On behalf of all those awarded an honorary doctorate, I would like to thank the Aalto University School of Business for honouring us so generously today. In addition, thank you for a celebratory day that none of us will forget.
I would also like to thank Dr Logemann for her kind words. I sincerely hope that your wise appraisal of Finland and all of its virtues proves true.
In terms of its age, Aalto University is a lively infant – a kindergarten child. However, it looks as though, in time, it will even leave successes like Angry Birds and Finnish maternity packages in its wake. For Aalto University has brought about many changes, not only in terms of learning, teaching and the universities involved, but also by infusing Finnish society with a new spirit. Just think of the initiatives, such as Slush, which have been forged in the heat of Aalto’s Startup Sauna. What is more, the spirit prevailing among its students, in particular, is something entirely new. No such spirit would be evident if they had not found it somewhere. Aalto University has an outstanding approach to turning young people into actors and doers.
I am also genuinely delighted to have been totally wrong about something. For I was indeed one of those sceptics in the early 2000s who reacted to everything new by wondering if it would ever truly amount to anything.
I would like to briefly return to some of the themes raised today. Firstly, economics and economists. I wonder if you have heard of the famous economist who always began speeches by telling the joke that there are three kinds of economists … those who can count and those who can’t … Thank you, I counted on you to get the joke. When I tell this joke to my lawyer colleagues they laugh, but it takes a day or so for the penny to drop.
Today, Bishop Huovinen shared a parable with us, which made me think about the issue of responsibility in particular. I understand the parable to mean that people with skills should use them to help others as well as themselves. Skills not being used in this way demonstrates irresponsibility and wasted talent. A large number of people gathered here today have understood this and have put their capabilities to good use. Please continue in the same fashion!
For me, the future is the first thing that the word ‘science’ brings to mind. I believe that science and research mean the future. The same applies to the study of history – if you do not understand your past, you cannot understand the future.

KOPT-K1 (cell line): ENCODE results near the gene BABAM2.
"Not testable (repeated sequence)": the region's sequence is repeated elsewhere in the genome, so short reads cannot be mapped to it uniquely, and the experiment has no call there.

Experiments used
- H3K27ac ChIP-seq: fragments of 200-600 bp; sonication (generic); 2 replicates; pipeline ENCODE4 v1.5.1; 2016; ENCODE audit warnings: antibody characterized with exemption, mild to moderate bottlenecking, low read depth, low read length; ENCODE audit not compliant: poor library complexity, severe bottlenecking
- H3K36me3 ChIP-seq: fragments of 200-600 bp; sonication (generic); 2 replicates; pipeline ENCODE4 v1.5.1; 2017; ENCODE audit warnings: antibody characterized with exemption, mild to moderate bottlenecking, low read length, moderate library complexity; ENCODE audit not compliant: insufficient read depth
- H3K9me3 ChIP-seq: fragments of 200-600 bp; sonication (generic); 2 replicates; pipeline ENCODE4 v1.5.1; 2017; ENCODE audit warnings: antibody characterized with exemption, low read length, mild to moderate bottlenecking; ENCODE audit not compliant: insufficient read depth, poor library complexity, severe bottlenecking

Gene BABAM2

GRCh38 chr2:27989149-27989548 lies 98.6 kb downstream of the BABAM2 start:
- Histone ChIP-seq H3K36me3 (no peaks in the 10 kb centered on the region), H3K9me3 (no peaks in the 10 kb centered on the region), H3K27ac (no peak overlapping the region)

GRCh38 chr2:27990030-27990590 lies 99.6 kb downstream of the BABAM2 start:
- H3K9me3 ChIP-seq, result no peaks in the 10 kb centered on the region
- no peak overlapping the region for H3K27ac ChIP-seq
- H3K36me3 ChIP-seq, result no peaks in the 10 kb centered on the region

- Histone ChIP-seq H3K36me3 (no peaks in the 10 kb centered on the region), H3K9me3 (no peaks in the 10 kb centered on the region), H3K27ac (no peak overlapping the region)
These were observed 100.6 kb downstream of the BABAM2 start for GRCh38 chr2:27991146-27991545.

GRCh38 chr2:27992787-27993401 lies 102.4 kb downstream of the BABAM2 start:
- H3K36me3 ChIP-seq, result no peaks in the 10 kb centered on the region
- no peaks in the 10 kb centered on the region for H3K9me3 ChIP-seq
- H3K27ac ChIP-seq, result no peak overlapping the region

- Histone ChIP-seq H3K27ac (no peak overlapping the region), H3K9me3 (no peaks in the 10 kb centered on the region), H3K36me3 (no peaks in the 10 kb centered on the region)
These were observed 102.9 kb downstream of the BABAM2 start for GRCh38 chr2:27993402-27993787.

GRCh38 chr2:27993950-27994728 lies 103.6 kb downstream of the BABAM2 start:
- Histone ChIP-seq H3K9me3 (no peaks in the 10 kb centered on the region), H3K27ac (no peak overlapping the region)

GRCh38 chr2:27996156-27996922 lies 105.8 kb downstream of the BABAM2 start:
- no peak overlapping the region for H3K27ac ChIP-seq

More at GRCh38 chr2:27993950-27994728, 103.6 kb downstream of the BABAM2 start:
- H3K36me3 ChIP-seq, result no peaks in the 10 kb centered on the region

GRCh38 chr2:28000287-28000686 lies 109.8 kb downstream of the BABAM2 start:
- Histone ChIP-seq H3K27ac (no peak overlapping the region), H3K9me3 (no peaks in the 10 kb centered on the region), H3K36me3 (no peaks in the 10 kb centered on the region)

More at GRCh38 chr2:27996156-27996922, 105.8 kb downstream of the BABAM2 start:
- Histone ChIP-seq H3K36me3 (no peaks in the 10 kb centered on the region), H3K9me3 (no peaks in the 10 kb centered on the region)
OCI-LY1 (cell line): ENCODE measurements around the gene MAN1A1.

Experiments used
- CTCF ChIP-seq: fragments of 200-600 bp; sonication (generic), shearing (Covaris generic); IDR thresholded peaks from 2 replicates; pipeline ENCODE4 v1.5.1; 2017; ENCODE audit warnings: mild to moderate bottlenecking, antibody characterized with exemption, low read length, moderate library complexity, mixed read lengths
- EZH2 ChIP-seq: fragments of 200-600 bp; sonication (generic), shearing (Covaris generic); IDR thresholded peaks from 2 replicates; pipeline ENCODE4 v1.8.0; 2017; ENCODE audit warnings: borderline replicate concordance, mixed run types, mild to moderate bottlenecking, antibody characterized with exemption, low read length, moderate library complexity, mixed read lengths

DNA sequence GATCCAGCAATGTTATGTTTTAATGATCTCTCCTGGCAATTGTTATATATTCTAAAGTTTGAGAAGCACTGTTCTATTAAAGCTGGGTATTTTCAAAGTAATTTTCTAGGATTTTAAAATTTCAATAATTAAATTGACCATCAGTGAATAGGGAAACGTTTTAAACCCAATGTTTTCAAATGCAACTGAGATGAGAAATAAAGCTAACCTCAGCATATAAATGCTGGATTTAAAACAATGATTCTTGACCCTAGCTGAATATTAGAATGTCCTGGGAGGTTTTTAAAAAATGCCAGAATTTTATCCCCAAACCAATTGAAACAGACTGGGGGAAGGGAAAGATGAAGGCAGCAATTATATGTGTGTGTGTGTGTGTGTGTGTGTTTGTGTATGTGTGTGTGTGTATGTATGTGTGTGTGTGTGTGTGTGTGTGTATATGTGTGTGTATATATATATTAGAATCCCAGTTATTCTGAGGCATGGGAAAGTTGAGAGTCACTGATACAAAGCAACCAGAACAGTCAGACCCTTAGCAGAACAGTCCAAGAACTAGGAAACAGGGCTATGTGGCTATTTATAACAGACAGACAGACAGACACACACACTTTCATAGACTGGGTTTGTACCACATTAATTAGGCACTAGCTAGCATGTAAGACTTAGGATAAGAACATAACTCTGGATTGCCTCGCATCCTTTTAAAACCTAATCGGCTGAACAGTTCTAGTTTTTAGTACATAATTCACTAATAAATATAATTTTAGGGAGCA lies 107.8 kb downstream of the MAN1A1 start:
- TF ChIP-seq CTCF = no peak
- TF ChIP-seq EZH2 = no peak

In light of this, I should perhaps say a few words about the future. Many people would say that the future is unclear and is a cause for concern. The world is beset by war and conflict, economic crises, there is talk of a Brexit and Grexit – almost anything you can imagine. How will we cope with all this?
I have often thought – and just discussed this issue with President Teeri – that we humans have a tendency towards complacency. Of course, this is only human and we have many good reasons to feel content. But too much contentment leads to stagnation.
For the European Union and its various crises, I have a simple cure – back to basics. Why was the European Union established in the first place? It was founded because we wanted to live in peace and safety, which we could also guarantee for our children. And how did we build peace? We built it on dialogue. After the war, former enemies were able to engage in dialogue and reach a consensus. I am a great supporter of dialogue and a return to basics. I feel sure that, one day, minds will change both in Europe and the world and we will learn to appreciate the things that are most important in life.
Just one more reflection on the future. I often think about the American writer Mark Twain. He was not particularly interested in music, but was once asked what he thought of Wagner’s works. He replied that while he had plenty to say on the issue, one thing was certain – it is better than it sounds.
I think that we can be certain about one issue concerning the future – it will be better than it ‘sounds’ right now.